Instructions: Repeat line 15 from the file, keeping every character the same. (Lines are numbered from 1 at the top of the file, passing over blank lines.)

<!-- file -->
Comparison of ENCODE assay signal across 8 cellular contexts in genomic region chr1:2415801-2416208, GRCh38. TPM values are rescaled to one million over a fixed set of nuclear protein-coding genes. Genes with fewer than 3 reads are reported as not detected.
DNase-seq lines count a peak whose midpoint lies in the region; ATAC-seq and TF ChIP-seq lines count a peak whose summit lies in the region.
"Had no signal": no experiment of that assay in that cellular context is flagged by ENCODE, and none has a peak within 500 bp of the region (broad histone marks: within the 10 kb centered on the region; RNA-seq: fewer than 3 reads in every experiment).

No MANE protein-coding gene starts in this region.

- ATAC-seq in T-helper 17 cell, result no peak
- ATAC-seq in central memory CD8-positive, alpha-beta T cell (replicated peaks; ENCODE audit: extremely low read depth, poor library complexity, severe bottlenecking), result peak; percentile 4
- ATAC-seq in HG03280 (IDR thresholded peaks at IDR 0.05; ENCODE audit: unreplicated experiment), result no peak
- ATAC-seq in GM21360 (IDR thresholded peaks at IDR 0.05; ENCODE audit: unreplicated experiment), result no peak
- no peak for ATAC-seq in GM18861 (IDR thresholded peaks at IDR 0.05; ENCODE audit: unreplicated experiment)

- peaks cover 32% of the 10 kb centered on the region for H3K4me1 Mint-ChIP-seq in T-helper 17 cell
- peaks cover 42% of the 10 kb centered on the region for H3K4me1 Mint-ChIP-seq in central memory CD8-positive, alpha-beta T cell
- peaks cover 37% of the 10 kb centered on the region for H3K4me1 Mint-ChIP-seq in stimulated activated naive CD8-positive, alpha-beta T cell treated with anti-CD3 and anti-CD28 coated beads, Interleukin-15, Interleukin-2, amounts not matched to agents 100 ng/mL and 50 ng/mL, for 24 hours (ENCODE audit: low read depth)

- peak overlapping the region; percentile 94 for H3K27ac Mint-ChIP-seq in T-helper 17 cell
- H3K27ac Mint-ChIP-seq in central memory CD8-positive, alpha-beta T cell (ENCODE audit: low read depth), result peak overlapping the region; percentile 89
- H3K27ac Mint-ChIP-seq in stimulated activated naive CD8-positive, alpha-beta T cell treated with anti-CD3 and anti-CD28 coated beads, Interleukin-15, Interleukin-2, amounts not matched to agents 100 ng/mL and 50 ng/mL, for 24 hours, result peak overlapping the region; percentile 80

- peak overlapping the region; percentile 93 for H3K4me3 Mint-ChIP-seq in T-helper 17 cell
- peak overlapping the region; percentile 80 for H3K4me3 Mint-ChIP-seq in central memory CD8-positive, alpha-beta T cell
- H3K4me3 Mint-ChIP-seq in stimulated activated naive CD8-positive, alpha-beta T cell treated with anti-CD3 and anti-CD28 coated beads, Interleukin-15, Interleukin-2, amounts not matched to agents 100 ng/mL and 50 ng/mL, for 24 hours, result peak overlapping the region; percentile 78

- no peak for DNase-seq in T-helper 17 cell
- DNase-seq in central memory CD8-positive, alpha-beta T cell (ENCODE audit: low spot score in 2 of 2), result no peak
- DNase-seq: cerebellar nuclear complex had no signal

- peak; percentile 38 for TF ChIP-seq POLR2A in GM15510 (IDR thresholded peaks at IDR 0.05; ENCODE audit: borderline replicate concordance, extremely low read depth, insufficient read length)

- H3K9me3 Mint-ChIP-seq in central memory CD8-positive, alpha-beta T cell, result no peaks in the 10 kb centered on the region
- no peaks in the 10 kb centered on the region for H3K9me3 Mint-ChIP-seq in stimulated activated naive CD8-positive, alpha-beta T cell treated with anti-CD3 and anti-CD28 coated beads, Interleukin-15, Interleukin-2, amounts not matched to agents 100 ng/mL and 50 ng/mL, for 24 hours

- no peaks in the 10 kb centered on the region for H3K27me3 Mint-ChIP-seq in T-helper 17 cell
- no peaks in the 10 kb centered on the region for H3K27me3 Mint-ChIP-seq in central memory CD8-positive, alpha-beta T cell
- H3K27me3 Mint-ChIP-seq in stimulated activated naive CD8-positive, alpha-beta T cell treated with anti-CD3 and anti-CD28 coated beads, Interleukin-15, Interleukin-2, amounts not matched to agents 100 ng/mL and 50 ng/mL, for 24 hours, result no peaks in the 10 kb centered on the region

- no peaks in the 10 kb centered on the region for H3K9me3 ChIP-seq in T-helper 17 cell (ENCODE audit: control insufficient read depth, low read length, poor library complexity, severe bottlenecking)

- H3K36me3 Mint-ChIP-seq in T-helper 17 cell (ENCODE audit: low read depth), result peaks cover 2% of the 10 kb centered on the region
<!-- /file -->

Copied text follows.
- H3K27ac Mint-ChIP-seq in stimulated activated naive CD8-positive, alpha-beta T cell treated with anti-CD3 and anti-CD28 coated beads, Interleukin-15, Interleukin-2, amounts not matched to agents 100 ng/mL and 50 ng/mL, for 24 hours, result peak overlapping the region; percentile 80